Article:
How To Job Search While You’re Still Employed

Looking for another job could be difficult, especially when you’re already employed. You have to make extra time to look for work - a task that’s hard to pull off after an eight hour shift. You also have to proceed with caution because while you’re looking to change your career, you simultaneously run the risk of losing your current job. Watch: How To Job Search While You’re Employed So, how can you job search while you're still employed?


Use Discretion

If you’re looking for a different job, you shouldn’t tell your co-workers, even if you’re close with them. In an interview with Forbes, corporate veteran Andy Teach, states that if your boss finds out you are looking for another job, they might take the news negatively and think that you are not satisfied in your current position. The worst case scenario is that they might start looking for a replacement, and you definitely don’t want that to happen, especially if you haven’t secured other employment.

Don’t Get Distracted

Looking for another job is like another job in itself. According to an article published on career-advice website, The Ladders, you have to create daily, weekly, and monthly notes of your job search activities. “Note opportunities, contacts and organizations you need to follow up with and schedule when you should do it,” states the article. Taking your job search seriously does require a lot of your time. However, focusing on your job search too much when you’re already employed, could distract you from your current professional tasks. Remember, you don’t have a new job yet and just because you’re looking to change jobs doesn’t mean you should neglect your current position.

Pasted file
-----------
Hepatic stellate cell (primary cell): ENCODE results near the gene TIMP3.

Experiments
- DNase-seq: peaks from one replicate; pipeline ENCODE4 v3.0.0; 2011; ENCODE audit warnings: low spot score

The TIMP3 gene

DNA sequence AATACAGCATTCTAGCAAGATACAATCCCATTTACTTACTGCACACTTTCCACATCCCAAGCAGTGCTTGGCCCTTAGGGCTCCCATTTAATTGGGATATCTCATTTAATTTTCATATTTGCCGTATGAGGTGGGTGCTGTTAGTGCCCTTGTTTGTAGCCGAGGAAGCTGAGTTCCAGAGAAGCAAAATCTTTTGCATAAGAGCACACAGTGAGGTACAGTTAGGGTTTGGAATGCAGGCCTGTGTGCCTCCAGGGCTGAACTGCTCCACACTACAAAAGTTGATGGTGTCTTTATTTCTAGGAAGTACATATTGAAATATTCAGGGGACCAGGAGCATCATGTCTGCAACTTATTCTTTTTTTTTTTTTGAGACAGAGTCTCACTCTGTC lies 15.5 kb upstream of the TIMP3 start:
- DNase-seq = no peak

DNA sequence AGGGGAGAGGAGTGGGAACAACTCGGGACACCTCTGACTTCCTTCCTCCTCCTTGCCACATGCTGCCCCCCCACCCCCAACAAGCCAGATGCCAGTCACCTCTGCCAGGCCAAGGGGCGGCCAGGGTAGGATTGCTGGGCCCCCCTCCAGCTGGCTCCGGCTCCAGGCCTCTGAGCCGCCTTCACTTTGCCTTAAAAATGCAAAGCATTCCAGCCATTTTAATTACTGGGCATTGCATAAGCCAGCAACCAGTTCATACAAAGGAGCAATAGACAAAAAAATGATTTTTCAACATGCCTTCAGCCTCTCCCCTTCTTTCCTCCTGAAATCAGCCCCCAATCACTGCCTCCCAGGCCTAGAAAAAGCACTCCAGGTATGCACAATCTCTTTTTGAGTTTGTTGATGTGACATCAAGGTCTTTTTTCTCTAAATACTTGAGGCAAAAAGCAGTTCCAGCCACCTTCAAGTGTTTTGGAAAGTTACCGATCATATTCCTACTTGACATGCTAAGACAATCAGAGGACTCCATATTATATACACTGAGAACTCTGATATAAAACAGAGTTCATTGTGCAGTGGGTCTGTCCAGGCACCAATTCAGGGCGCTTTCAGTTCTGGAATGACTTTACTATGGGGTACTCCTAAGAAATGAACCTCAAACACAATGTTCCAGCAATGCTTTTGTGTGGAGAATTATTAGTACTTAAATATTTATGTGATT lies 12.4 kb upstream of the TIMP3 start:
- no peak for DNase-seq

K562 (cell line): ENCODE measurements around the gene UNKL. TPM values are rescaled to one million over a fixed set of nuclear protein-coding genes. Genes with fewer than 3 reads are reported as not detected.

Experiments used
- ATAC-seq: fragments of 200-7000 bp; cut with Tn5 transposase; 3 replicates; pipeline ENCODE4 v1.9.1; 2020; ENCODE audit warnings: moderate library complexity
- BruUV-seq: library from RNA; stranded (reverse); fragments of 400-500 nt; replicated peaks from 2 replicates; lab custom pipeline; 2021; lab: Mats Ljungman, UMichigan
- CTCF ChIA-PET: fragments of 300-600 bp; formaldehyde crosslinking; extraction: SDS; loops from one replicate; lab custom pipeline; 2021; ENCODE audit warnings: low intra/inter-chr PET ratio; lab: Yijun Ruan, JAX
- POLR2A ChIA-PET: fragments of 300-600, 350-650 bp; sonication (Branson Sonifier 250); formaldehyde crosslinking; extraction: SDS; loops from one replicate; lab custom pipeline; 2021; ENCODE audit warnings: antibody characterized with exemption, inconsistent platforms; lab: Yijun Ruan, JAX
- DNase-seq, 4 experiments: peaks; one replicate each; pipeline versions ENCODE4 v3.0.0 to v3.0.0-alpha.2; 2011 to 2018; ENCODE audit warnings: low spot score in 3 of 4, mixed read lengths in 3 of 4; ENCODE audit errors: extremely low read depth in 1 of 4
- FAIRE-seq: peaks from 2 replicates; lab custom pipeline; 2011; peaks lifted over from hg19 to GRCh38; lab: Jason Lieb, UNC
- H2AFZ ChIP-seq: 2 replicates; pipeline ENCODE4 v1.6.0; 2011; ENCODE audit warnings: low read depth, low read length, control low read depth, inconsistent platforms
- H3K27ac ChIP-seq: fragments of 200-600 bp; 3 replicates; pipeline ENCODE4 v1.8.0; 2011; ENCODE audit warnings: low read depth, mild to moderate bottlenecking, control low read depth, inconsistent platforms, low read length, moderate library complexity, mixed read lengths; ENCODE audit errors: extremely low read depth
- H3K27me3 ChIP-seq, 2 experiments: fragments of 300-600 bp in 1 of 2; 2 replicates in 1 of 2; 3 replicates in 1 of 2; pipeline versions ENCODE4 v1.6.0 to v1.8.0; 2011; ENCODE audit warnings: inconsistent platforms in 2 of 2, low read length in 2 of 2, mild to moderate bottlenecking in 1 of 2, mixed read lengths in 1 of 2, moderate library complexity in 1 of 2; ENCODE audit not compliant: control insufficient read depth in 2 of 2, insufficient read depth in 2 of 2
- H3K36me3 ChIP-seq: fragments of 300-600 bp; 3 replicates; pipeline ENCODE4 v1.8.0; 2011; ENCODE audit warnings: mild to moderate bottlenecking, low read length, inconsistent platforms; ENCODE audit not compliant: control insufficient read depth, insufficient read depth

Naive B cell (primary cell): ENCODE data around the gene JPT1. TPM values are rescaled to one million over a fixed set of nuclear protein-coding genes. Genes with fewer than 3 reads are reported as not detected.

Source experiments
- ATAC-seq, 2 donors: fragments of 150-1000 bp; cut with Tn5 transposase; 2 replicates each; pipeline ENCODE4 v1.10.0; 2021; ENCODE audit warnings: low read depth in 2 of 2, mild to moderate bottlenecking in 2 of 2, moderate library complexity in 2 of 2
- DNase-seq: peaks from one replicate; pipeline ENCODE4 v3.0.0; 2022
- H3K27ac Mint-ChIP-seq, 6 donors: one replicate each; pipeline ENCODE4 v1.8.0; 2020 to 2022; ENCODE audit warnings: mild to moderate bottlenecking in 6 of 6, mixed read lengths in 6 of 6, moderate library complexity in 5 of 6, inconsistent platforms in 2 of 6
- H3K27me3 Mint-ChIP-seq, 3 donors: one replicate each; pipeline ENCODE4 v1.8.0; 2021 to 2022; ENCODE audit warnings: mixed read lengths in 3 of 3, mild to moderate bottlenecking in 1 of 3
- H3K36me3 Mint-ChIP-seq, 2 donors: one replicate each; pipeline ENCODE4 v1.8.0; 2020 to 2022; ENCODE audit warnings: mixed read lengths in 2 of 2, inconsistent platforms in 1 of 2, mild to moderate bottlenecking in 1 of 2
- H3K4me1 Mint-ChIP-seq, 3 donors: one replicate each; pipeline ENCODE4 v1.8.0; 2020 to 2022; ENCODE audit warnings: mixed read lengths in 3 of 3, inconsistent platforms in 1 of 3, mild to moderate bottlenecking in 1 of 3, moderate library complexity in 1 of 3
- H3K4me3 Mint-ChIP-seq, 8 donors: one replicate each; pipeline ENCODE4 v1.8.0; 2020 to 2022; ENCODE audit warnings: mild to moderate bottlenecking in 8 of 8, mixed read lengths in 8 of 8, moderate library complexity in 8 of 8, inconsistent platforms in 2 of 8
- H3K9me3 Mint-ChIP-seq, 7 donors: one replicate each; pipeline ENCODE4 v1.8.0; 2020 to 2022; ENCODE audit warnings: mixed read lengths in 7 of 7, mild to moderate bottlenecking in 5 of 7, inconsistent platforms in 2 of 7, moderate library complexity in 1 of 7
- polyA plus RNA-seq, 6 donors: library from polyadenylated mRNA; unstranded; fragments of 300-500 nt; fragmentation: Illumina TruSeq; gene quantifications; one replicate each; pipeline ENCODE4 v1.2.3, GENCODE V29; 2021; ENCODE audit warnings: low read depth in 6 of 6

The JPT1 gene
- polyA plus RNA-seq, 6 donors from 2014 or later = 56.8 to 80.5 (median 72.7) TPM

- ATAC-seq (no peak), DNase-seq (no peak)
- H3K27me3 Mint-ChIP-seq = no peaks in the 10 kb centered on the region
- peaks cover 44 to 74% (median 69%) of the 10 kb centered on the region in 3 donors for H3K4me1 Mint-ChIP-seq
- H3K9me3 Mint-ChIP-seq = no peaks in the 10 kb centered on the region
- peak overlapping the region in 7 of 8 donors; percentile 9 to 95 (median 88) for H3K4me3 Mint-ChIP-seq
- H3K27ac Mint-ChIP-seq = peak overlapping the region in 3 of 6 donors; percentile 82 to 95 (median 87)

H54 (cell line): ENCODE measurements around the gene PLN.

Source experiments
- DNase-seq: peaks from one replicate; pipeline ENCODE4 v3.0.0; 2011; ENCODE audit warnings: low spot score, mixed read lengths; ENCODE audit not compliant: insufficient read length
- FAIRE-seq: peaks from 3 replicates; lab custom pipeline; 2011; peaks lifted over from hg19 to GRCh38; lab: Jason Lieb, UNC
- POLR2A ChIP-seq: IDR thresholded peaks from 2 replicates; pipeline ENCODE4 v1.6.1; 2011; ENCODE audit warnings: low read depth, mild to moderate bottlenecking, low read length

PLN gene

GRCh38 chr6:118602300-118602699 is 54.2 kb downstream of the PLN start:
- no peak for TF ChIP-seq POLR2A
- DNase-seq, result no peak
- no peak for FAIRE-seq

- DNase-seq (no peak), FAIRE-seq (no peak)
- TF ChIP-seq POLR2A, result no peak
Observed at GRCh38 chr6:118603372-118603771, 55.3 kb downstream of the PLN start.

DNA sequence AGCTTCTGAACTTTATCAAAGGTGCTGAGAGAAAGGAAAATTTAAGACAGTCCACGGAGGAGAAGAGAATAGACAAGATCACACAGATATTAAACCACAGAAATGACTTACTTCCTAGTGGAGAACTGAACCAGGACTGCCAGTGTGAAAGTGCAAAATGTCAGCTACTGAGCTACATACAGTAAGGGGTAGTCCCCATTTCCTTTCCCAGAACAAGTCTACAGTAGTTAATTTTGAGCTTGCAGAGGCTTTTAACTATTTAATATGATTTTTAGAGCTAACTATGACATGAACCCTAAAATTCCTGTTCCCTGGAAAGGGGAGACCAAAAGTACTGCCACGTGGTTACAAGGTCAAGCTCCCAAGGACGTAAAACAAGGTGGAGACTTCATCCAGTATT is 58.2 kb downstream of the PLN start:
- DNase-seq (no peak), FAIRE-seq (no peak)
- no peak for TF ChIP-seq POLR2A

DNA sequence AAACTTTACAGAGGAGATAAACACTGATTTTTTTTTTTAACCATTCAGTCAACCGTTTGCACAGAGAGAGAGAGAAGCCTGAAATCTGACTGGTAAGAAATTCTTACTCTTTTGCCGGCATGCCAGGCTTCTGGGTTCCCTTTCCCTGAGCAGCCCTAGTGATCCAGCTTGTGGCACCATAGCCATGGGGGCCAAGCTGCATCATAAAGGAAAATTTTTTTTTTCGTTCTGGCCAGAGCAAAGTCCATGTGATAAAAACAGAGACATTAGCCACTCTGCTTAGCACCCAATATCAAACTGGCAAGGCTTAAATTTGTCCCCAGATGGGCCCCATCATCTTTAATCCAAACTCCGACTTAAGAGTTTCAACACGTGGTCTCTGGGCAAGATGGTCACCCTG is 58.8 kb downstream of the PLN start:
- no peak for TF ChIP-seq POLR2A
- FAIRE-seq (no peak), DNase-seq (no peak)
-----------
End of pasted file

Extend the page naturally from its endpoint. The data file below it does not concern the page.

Use Your Free Time

Whether it’s thirty minutes, an hour, or less than that, using any free time you have to look for another job is a wise thing to do. In an article by career blogger and author, Alison Green, it is not a good idea to use your employer’s time to look for employment. “You may think no one will find out, but some companies do look at employees’ web histories, and having yours full of job listings isn’t a good idea,” states the article. Prioritize your free time for your job search outside of work or even during your lunch break. If you have any vacation time saved up, you could always take some of that time off for your job search as well. Any time is better than no time. So, if you’re looking for work when you’re already employed, remembering to keep your job search quiet, avoid distractions, and make good use of your free time are good ways to successfully and ethically find employment.

Related Posts

6 Ways To Secure A New Job Dads: 7 Questions To Ask Before Taking The Job How To Avoid The Underemployment Trap   Photo Credit: Shutterstock

When most people think of Nike, they think of shoes, retail stores, and, of course, athletes. That's all true, but there's more. Behind Nike's walls, you'll find the doers and thinkers who design, create, and innovate every day. There are also data scientists who discover and leverage athlete insights to create the future of sport.

You might be surprised to learn about the impact you can have in Data & Analytics at Nike versus at a major tech giant. Nike employees get to work on a wide array of challenges, so if you're obsessed with math, science, computers, and/or data, and you love sport, these stories may inspire you to work at Nike.

SHOW MORE Show less

Employee loyalty is something every company longs for. It's estimated employee turnover costs as much as 130-200% of an employee's salary. When a talented, knowledgeable, trained employee leaves, it's bad for business. And, when lots of them leave, it can be the kiss of death.

SHOW MORE Show less

If you saw our first video, you might have heard about the interview situation one of our viewers, Remi submitted. He was in an interview and was asked the question: How many cows are there in Canada right now? - What a weird question but this is a technique that some hiring managers are using these days.

SHOW MORE Show less

If you saw our first video, you might have heard about the awkward situation one of our viewers, Kevin submitted. He is a college student who's working a part time job to make ends meet. The manager/owner of the company has become a micro-manager who watches him work on camera and reads his company emails. A bit over the top wouldn't you say?

SHOW MORE Show less